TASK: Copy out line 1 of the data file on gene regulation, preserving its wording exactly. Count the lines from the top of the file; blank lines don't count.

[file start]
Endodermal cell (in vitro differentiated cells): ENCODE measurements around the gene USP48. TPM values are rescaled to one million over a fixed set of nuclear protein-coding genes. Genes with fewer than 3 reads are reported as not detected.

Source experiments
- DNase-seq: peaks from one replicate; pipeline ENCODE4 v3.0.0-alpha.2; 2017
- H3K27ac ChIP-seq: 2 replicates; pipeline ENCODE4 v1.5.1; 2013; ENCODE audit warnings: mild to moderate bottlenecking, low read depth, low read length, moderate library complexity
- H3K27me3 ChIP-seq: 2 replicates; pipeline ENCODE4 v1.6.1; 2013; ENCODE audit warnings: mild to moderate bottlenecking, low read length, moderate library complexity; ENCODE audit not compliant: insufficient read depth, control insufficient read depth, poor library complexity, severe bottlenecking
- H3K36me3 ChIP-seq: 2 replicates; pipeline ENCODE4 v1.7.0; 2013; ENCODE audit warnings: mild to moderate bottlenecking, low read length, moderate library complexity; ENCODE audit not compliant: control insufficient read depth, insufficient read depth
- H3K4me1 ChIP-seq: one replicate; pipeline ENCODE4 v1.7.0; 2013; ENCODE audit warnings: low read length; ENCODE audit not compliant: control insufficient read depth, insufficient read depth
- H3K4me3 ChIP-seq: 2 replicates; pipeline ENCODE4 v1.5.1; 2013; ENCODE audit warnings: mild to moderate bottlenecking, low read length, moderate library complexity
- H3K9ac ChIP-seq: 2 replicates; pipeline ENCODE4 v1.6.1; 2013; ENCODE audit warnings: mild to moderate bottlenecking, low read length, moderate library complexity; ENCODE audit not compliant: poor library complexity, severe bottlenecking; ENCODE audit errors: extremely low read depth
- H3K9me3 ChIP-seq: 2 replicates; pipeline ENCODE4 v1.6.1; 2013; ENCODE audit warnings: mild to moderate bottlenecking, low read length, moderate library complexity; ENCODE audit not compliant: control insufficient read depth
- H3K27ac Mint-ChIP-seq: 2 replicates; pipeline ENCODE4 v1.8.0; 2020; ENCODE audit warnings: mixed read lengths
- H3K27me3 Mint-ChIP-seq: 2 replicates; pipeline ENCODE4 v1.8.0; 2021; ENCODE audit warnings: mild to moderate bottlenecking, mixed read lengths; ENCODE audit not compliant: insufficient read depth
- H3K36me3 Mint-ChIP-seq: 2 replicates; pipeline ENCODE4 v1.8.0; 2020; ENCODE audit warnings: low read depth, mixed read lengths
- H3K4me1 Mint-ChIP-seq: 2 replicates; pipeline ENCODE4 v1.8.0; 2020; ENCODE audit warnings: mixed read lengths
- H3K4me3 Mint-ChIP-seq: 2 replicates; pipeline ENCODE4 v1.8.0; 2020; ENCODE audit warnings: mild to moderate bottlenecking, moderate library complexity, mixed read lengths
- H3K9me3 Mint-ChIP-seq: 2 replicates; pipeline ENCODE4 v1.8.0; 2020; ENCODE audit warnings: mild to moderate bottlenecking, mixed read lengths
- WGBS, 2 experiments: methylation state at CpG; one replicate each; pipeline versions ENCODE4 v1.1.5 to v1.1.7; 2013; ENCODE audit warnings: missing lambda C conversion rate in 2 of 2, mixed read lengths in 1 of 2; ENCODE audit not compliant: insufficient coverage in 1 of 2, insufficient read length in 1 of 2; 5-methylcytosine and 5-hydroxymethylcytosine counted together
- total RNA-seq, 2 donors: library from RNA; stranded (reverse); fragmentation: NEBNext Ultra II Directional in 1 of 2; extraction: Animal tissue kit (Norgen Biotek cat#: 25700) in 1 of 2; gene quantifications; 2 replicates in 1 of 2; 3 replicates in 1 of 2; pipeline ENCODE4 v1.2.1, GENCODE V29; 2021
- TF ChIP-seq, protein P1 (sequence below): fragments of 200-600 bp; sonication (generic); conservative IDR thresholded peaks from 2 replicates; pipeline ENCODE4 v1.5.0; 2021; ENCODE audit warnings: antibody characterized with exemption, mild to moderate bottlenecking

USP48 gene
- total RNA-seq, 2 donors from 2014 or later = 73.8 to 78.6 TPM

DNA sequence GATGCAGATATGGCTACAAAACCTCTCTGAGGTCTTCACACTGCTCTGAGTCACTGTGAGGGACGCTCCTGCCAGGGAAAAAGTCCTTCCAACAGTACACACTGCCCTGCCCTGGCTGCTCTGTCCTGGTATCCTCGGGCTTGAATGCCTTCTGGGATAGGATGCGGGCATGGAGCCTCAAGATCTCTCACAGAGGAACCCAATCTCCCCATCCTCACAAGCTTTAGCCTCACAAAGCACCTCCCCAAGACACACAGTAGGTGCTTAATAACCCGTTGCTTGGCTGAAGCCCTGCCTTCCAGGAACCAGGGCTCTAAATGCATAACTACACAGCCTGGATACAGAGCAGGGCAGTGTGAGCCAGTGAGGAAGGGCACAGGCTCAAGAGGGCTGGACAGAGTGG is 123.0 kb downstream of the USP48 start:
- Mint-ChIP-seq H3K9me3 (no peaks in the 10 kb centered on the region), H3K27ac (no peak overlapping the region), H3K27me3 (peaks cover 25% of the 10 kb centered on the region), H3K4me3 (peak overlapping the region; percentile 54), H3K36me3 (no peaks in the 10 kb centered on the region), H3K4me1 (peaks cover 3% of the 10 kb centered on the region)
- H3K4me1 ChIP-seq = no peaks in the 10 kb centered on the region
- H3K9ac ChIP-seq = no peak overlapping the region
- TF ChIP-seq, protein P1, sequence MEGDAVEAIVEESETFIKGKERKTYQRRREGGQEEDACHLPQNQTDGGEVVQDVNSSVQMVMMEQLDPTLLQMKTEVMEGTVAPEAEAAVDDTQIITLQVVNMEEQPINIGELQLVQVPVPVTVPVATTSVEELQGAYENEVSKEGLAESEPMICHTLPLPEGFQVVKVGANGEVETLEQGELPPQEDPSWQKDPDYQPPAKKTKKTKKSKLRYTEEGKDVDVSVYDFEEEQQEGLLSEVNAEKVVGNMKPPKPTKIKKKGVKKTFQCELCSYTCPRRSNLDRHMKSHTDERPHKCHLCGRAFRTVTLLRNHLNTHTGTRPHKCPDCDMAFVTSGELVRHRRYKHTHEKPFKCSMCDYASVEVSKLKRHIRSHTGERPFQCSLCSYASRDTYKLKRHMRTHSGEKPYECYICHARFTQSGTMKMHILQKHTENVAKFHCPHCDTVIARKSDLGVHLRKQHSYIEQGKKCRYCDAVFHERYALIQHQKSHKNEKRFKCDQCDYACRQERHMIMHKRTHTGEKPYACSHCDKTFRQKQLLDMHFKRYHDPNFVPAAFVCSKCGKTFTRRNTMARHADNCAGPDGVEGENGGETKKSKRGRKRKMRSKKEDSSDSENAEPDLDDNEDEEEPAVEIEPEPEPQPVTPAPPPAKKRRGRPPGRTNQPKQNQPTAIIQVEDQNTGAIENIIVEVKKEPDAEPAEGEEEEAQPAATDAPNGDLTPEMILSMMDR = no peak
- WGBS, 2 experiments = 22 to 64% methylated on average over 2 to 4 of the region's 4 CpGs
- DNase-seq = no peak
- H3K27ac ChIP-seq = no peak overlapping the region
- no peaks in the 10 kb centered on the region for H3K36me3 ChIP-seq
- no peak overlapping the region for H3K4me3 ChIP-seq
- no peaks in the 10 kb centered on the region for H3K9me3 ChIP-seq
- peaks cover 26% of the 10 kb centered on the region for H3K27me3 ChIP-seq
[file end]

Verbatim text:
Endodermal cell (in vitro differentiated cells): ENCODE measurements around the gene USP48. TPM values are rescaled to one million over a fixed set of nuclear protein-coding genes. Genes with fewer than 3 reads are reported as not detected.